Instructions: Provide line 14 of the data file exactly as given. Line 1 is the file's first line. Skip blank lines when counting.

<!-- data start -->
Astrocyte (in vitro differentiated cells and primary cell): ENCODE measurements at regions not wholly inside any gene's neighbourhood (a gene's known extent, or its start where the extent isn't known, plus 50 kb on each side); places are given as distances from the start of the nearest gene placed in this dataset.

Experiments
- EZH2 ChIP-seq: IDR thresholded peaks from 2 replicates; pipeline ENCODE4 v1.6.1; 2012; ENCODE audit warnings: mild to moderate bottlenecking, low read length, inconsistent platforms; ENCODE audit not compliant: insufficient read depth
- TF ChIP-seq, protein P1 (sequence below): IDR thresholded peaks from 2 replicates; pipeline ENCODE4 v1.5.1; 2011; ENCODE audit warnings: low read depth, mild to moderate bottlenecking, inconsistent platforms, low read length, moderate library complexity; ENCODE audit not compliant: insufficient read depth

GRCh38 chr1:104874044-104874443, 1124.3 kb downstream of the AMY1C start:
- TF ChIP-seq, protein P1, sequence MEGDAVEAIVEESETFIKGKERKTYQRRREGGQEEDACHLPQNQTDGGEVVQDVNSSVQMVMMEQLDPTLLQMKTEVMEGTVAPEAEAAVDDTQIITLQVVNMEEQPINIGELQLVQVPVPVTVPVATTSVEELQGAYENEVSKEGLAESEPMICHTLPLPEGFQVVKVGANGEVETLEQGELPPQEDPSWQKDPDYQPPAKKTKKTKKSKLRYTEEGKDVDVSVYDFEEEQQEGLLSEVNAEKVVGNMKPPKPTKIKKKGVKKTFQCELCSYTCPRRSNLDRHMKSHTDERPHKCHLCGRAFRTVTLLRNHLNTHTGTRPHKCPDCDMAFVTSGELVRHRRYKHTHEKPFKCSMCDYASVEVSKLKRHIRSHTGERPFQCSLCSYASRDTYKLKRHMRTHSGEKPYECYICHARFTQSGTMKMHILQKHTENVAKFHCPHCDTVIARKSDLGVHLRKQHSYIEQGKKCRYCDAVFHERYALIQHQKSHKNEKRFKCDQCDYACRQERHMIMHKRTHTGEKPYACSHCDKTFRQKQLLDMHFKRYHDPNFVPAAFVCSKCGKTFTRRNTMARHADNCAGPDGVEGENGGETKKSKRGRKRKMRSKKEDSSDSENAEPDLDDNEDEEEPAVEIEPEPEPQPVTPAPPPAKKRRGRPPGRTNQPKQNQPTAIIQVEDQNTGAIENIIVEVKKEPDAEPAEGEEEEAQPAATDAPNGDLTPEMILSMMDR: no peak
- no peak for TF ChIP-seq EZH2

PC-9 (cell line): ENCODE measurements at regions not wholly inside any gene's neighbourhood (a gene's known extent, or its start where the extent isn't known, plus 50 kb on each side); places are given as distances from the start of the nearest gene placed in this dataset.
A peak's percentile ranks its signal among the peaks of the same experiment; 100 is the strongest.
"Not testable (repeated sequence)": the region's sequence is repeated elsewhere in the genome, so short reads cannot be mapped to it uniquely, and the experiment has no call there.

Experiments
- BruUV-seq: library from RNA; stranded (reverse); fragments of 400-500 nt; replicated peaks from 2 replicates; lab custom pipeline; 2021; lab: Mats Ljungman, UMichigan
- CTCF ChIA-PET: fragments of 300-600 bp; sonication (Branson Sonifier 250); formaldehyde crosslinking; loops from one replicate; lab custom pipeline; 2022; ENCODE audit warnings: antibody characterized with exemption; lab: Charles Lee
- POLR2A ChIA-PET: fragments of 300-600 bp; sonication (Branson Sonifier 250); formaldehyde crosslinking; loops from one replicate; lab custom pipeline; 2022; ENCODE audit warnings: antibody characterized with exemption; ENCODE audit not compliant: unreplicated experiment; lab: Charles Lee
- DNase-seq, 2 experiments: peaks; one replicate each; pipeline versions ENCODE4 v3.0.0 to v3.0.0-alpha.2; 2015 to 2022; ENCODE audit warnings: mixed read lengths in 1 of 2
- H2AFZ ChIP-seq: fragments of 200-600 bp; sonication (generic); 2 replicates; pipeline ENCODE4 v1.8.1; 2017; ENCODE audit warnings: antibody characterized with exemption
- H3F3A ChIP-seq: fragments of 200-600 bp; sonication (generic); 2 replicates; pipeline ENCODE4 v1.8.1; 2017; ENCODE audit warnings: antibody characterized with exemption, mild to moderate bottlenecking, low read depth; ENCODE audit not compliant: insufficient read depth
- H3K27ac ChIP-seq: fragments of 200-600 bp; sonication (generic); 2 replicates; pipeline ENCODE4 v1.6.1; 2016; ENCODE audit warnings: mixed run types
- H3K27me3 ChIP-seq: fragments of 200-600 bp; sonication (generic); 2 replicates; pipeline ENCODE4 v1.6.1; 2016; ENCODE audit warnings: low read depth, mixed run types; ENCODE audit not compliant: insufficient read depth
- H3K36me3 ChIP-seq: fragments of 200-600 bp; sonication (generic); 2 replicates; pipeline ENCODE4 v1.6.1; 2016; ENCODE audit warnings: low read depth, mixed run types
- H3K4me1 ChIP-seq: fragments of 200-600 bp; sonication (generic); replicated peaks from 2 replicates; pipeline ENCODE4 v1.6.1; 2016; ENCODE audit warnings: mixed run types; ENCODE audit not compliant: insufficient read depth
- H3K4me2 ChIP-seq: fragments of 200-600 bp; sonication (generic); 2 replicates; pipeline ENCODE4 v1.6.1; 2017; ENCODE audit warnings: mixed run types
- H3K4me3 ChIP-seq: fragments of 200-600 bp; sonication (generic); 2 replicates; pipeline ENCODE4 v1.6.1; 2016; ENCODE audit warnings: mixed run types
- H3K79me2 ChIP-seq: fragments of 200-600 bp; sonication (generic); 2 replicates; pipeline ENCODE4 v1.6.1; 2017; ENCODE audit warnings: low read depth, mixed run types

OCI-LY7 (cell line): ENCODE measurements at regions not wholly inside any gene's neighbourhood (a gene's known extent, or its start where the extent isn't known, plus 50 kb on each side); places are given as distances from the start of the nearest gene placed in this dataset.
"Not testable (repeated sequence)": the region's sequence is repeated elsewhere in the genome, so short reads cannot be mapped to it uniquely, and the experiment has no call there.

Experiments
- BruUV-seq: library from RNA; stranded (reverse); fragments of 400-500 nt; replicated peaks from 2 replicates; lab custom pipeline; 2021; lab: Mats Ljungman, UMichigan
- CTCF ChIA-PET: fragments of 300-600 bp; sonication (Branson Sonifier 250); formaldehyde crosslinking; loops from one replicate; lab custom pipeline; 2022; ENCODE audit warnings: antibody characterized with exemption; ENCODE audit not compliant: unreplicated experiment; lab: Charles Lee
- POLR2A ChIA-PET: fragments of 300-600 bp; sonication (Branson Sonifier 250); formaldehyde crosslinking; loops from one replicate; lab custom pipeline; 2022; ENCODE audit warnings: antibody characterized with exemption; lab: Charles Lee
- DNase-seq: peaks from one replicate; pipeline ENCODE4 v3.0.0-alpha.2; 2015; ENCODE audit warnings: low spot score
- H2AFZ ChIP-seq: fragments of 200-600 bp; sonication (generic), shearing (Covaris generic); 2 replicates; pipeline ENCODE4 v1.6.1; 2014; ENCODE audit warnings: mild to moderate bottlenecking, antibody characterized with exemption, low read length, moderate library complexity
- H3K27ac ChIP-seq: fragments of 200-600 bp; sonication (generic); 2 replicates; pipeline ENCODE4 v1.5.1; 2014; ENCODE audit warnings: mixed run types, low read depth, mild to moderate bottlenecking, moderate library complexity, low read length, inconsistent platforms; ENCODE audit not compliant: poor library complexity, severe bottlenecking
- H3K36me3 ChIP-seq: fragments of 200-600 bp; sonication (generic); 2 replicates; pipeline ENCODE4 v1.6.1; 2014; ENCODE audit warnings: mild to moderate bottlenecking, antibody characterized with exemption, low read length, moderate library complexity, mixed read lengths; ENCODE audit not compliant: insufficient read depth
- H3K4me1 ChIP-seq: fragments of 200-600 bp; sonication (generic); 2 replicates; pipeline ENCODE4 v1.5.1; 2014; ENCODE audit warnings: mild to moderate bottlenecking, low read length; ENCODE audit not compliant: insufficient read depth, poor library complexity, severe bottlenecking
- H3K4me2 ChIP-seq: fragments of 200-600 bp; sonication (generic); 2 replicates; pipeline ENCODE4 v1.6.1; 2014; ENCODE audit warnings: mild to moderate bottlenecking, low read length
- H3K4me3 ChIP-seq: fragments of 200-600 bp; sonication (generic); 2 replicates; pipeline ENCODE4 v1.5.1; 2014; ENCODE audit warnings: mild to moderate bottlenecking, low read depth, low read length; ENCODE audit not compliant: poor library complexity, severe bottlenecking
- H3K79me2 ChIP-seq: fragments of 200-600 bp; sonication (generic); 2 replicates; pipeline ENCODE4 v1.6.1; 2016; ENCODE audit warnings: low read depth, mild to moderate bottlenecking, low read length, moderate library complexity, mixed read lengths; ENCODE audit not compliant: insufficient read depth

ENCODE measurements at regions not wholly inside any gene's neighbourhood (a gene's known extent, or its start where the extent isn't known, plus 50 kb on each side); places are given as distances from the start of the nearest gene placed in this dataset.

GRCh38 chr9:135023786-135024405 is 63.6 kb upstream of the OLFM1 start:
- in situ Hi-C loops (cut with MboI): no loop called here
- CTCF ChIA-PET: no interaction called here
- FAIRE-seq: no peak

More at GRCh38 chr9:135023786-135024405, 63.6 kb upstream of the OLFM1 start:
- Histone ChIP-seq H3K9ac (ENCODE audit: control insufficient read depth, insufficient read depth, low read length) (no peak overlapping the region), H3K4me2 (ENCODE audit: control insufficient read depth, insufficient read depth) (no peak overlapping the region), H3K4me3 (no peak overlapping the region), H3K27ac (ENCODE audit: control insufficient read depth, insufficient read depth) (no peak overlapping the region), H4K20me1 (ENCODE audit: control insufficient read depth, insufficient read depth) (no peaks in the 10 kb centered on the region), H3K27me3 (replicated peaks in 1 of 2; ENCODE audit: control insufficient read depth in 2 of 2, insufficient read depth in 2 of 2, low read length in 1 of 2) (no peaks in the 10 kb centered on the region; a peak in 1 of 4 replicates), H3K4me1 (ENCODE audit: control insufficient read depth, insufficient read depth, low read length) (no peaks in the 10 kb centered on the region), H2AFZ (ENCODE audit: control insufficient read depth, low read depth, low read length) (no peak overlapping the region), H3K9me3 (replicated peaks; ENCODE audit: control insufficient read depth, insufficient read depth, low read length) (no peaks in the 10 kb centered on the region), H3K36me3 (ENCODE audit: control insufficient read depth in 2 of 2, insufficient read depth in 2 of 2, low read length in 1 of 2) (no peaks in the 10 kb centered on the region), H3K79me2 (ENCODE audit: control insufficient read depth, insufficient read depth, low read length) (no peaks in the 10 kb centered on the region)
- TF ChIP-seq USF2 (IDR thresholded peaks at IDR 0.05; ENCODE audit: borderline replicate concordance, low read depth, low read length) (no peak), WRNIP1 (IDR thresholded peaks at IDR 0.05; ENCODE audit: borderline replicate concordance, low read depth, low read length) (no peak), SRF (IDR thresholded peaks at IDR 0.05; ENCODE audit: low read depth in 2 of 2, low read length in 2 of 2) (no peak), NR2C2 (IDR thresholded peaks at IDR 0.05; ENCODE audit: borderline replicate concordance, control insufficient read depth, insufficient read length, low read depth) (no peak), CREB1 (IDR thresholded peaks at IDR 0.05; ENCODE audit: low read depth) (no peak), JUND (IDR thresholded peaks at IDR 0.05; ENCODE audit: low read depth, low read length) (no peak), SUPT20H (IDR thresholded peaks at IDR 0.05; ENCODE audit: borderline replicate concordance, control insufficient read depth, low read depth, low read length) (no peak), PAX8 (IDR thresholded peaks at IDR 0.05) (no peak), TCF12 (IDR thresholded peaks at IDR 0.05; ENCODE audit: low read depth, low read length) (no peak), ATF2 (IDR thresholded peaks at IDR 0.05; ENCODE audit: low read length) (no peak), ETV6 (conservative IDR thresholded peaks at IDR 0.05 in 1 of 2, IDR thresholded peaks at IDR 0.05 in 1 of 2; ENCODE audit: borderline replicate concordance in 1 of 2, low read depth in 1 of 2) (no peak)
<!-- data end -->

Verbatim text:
- POLR2A ChIA-PET: fragments of 300-600 bp; sonication (Branson Sonifier 250); formaldehyde crosslinking; loops from one replicate; lab custom pipeline; 2022; ENCODE audit warnings: antibody characterized with exemption; ENCODE audit not compliant: unreplicated experiment; lab: Charles Lee